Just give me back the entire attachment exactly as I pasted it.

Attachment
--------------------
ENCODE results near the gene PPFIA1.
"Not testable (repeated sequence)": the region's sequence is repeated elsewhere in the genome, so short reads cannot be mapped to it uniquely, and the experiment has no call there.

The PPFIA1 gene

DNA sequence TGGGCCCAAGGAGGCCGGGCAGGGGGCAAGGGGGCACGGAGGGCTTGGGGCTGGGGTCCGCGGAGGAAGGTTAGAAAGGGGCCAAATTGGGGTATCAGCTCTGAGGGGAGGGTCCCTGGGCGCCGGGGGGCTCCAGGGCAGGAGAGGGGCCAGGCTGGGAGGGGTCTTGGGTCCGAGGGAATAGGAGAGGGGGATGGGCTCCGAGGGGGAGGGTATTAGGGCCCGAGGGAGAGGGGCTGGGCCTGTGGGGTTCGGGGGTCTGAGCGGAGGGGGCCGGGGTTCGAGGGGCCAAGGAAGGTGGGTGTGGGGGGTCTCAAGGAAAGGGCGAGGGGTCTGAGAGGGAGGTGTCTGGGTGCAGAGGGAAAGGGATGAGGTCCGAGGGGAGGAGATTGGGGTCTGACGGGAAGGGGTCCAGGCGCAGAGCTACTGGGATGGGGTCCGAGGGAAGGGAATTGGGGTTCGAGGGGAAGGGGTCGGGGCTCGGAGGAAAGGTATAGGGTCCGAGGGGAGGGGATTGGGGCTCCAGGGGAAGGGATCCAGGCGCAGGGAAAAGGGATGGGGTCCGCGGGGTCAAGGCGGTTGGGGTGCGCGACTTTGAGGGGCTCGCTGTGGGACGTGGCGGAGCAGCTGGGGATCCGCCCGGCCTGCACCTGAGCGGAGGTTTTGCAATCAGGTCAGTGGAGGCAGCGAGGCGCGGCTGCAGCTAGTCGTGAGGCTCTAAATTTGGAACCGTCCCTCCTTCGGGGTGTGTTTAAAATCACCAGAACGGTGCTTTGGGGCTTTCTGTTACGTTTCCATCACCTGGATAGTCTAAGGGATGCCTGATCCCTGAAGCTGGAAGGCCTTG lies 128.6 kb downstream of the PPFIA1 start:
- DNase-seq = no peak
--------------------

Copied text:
ENCODE results near the gene PPFIA1.
"Not testable (repeated sequence)": the region's sequence is repeated elsewhere in the genome, so short reads cannot be mapped to it uniquely, and the experiment has no call there.

The PPFIA1 gene

DNA sequence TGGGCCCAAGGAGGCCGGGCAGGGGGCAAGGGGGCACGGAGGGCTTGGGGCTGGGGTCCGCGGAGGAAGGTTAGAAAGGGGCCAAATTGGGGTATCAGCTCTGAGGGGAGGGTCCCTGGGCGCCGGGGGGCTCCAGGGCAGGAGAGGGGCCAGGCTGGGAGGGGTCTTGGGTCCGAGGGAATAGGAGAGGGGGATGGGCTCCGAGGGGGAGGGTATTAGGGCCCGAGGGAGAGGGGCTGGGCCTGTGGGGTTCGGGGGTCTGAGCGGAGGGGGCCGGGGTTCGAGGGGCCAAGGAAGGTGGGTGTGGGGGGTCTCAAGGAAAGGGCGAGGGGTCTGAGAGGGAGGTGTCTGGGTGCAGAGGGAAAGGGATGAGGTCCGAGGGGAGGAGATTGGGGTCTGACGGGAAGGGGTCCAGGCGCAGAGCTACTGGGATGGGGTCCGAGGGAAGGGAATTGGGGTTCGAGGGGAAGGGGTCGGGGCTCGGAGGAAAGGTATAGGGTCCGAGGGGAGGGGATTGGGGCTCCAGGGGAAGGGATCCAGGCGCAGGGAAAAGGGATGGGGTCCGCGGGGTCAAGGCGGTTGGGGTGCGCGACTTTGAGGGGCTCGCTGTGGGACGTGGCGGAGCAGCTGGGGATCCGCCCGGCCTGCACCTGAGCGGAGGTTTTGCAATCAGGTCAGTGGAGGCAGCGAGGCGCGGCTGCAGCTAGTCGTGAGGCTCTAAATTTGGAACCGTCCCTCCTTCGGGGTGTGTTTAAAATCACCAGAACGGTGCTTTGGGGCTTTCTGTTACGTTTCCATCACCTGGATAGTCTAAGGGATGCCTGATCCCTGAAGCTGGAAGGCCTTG lies 128.6 kb downstream of the PPFIA1 start:
- DNase-seq = no peak